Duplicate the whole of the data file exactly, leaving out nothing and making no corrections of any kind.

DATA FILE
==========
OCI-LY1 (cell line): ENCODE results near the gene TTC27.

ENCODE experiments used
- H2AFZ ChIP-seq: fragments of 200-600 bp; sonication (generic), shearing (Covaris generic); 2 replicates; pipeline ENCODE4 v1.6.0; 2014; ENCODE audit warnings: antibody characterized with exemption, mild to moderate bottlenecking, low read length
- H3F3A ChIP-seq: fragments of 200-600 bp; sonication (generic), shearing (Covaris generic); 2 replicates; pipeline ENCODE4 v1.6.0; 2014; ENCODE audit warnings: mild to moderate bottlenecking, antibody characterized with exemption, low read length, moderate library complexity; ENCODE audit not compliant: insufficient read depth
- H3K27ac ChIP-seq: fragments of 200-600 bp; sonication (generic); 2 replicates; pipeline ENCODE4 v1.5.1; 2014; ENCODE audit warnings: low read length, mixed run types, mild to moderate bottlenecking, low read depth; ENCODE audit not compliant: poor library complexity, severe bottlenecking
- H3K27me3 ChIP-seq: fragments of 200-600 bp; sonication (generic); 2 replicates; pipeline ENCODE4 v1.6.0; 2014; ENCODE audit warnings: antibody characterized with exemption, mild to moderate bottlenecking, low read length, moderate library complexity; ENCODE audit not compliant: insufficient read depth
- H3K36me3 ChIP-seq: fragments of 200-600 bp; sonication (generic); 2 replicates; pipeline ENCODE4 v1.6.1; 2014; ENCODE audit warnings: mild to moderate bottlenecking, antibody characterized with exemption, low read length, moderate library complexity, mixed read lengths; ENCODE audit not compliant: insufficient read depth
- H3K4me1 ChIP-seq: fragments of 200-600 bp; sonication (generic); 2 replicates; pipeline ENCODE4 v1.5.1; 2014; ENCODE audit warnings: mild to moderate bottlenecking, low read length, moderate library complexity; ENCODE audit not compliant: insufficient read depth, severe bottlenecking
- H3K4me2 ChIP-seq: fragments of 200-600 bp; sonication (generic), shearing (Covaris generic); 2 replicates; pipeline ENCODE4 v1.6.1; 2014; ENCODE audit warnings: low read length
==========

OCI-LY1 (cell line): ENCODE results near the gene TTC27.

ENCODE experiments used
- H2AFZ ChIP-seq: fragments of 200-600 bp; sonication (generic), shearing (Covaris generic); 2 replicates; pipeline ENCODE4 v1.6.0; 2014; ENCODE audit warnings: antibody characterized with exemption, mild to moderate bottlenecking, low read length
- H3F3A ChIP-seq: fragments of 200-600 bp; sonication (generic), shearing (Covaris generic); 2 replicates; pipeline ENCODE4 v1.6.0; 2014; ENCODE audit warnings: mild to moderate bottlenecking, antibody characterized with exemption, low read length, moderate library complexity; ENCODE audit not compliant: insufficient read depth
- H3K27ac ChIP-seq: fragments of 200-600 bp; sonication (generic); 2 replicates; pipeline ENCODE4 v1.5.1; 2014; ENCODE audit warnings: low read length, mixed run types, mild to moderate bottlenecking, low read depth; ENCODE audit not compliant: poor library complexity, severe bottlenecking
- H3K27me3 ChIP-seq: fragments of 200-600 bp; sonication (generic); 2 replicates; pipeline ENCODE4 v1.6.0; 2014; ENCODE audit warnings: antibody characterized with exemption, mild to moderate bottlenecking, low read length, moderate library complexity; ENCODE audit not compliant: insufficient read depth
- H3K36me3 ChIP-seq: fragments of 200-600 bp; sonication (generic); 2 replicates; pipeline ENCODE4 v1.6.1; 2014; ENCODE audit warnings: mild to moderate bottlenecking, antibody characterized with exemption, low read length, moderate library complexity, mixed read lengths; ENCODE audit not compliant: insufficient read depth
- H3K4me1 ChIP-seq: fragments of 200-600 bp; sonication (generic); 2 replicates; pipeline ENCODE4 v1.5.1; 2014; ENCODE audit warnings: mild to moderate bottlenecking, low read length, moderate library complexity; ENCODE audit not compliant: insufficient read depth, severe bottlenecking
- H3K4me2 ChIP-seq: fragments of 200-600 bp; sonication (generic), shearing (Covaris generic); 2 replicates; pipeline ENCODE4 v1.6.1; 2014; ENCODE audit warnings: low read length